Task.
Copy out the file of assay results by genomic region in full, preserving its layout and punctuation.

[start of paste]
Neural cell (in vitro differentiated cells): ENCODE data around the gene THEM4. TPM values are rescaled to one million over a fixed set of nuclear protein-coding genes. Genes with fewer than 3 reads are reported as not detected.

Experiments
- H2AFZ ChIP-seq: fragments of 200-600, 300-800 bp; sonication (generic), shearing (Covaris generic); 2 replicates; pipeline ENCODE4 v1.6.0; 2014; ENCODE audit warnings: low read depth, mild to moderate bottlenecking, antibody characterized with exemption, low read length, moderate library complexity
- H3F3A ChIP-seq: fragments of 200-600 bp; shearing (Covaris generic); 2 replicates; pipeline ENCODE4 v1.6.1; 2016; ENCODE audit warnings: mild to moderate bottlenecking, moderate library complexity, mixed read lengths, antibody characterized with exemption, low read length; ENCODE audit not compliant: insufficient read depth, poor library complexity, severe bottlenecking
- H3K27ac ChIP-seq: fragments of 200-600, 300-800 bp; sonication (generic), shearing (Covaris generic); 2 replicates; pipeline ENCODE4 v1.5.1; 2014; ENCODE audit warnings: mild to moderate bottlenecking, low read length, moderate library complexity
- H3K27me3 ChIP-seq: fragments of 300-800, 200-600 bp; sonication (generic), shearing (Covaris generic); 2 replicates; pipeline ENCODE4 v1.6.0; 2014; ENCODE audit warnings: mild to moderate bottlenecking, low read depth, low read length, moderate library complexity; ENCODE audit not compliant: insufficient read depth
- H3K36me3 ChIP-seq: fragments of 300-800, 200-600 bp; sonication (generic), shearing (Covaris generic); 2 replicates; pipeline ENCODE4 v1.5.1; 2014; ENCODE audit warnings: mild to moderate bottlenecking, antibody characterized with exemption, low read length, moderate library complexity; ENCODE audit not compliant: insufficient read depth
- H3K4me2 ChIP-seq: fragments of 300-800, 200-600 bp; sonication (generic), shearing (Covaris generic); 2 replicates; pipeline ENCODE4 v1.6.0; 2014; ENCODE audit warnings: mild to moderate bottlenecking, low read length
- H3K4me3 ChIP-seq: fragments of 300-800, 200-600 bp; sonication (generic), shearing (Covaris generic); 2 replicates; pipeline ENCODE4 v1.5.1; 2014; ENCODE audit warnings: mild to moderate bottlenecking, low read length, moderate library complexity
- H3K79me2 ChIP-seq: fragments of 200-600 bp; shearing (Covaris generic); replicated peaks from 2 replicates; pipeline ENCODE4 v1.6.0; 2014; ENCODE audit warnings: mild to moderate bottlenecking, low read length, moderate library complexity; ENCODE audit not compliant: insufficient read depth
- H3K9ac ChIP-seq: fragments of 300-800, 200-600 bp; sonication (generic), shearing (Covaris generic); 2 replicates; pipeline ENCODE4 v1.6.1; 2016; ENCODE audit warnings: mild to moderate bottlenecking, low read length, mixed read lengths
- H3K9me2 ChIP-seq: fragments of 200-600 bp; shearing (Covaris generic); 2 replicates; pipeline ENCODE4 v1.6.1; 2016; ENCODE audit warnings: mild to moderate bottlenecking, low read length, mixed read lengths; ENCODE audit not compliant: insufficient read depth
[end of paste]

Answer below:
Neural cell (in vitro differentiated cells): ENCODE data around the gene THEM4. TPM values are rescaled to one million over a fixed set of nuclear protein-coding genes. Genes with fewer than 3 reads are reported as not detected.

Experiments
- H2AFZ ChIP-seq: fragments of 200-600, 300-800 bp; sonication (generic), shearing (Covaris generic); 2 replicates; pipeline ENCODE4 v1.6.0; 2014; ENCODE audit warnings: low read depth, mild to moderate bottlenecking, antibody characterized with exemption, low read length, moderate library complexity
- H3F3A ChIP-seq: fragments of 200-600 bp; shearing (Covaris generic); 2 replicates; pipeline ENCODE4 v1.6.1; 2016; ENCODE audit warnings: mild to moderate bottlenecking, moderate library complexity, mixed read lengths, antibody characterized with exemption, low read length; ENCODE audit not compliant: insufficient read depth, poor library complexity, severe bottlenecking
- H3K27ac ChIP-seq: fragments of 200-600, 300-800 bp; sonication (generic), shearing (Covaris generic); 2 replicates; pipeline ENCODE4 v1.5.1; 2014; ENCODE audit warnings: mild to moderate bottlenecking, low read length, moderate library complexity
- H3K27me3 ChIP-seq: fragments of 300-800, 200-600 bp; sonication (generic), shearing (Covaris generic); 2 replicates; pipeline ENCODE4 v1.6.0; 2014; ENCODE audit warnings: mild to moderate bottlenecking, low read depth, low read length, moderate library complexity; ENCODE audit not compliant: insufficient read depth
- H3K36me3 ChIP-seq: fragments of 300-800, 200-600 bp; sonication (generic), shearing (Covaris generic); 2 replicates; pipeline ENCODE4 v1.5.1; 2014; ENCODE audit warnings: mild to moderate bottlenecking, antibody characterized with exemption, low read length, moderate library complexity; ENCODE audit not compliant: insufficient read depth
- H3K4me2 ChIP-seq: fragments of 300-800, 200-600 bp; sonication (generic), shearing (Covaris generic); 2 replicates; pipeline ENCODE4 v1.6.0; 2014; ENCODE audit warnings: mild to moderate bottlenecking, low read length
- H3K4me3 ChIP-seq: fragments of 300-800, 200-600 bp; sonication (generic), shearing (Covaris generic); 2 replicates; pipeline ENCODE4 v1.5.1; 2014; ENCODE audit warnings: mild to moderate bottlenecking, low read length, moderate library complexity
- H3K79me2 ChIP-seq: fragments of 200-600 bp; shearing (Covaris generic); replicated peaks from 2 replicates; pipeline ENCODE4 v1.6.0; 2014; ENCODE audit warnings: mild to moderate bottlenecking, low read length, moderate library complexity; ENCODE audit not compliant: insufficient read depth
- H3K9ac ChIP-seq: fragments of 300-800, 200-600 bp; sonication (generic), shearing (Covaris generic); 2 replicates; pipeline ENCODE4 v1.6.1; 2016; ENCODE audit warnings: mild to moderate bottlenecking, low read length, mixed read lengths
- H3K9me2 ChIP-seq: fragments of 200-600 bp; shearing (Covaris generic); 2 replicates; pipeline ENCODE4 v1.6.1; 2016; ENCODE audit warnings: mild to moderate bottlenecking, low read length, mixed read lengths; ENCODE audit not compliant: insufficient read depth